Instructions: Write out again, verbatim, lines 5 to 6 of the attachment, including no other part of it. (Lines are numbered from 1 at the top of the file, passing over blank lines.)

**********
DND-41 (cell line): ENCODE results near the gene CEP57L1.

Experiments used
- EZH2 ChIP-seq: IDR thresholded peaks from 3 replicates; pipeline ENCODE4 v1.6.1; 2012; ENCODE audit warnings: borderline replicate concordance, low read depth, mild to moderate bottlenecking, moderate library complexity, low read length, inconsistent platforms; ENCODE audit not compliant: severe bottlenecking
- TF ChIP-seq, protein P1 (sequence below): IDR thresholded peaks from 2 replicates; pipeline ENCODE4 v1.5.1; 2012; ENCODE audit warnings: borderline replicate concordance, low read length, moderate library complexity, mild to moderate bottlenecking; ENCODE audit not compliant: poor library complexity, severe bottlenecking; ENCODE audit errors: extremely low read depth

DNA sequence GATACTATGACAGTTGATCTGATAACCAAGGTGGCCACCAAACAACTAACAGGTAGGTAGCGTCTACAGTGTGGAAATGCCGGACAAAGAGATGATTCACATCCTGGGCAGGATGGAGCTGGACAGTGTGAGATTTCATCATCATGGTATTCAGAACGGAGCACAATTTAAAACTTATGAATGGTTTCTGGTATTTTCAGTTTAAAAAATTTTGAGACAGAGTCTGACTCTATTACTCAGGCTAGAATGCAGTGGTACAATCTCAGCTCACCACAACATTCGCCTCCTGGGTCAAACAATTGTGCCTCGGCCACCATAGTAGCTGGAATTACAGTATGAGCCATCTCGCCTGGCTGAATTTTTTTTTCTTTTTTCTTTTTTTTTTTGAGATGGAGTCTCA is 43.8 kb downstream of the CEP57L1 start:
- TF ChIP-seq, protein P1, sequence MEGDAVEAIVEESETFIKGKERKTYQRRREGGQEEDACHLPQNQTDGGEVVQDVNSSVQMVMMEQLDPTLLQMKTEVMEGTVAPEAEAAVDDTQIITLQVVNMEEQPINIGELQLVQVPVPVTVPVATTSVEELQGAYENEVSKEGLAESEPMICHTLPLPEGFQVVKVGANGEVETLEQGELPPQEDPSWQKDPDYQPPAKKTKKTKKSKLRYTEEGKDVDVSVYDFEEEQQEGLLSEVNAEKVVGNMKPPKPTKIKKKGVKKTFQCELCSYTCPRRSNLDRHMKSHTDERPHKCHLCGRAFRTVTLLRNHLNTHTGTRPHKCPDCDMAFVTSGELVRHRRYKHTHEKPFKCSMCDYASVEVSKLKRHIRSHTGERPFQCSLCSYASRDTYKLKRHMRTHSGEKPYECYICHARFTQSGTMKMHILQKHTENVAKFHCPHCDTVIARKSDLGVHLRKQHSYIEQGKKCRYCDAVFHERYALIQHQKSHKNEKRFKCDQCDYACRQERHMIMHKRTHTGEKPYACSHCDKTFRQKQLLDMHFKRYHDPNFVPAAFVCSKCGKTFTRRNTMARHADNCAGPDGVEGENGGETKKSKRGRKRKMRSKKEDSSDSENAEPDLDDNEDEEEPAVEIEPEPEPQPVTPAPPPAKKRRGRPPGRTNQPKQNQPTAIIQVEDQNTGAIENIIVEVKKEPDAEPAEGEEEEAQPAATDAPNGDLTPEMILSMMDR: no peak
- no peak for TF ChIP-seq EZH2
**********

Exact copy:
DNA sequence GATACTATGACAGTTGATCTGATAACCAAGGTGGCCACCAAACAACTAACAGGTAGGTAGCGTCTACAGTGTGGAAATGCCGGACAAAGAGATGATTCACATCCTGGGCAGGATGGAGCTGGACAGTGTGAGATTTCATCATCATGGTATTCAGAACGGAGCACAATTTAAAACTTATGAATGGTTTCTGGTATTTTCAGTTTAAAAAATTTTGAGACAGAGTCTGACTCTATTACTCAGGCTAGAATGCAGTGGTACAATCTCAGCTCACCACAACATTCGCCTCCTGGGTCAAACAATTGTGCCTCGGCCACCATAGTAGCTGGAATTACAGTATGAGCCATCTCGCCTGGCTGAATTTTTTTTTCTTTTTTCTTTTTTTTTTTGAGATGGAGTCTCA is 43.8 kb downstream of the CEP57L1 start:
- TF ChIP-seq, protein P1, sequence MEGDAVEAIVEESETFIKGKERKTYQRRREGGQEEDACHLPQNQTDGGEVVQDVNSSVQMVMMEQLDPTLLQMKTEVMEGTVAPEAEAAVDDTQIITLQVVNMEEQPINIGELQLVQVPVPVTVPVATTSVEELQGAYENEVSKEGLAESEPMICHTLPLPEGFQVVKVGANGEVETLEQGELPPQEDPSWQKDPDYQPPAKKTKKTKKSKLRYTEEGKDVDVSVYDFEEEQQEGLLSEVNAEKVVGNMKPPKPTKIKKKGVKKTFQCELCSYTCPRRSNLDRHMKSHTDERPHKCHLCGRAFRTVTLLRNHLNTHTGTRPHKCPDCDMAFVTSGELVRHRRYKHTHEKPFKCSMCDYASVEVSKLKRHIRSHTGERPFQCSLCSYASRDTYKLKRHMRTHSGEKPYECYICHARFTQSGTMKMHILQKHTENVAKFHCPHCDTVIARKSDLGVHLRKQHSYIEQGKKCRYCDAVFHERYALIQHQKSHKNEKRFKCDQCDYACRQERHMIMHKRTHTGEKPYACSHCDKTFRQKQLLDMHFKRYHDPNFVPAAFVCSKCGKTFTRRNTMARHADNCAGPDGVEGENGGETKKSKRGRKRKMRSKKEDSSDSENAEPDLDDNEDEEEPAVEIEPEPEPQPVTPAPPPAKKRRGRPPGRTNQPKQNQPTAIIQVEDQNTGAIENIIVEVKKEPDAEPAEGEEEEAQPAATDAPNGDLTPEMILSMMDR: no peak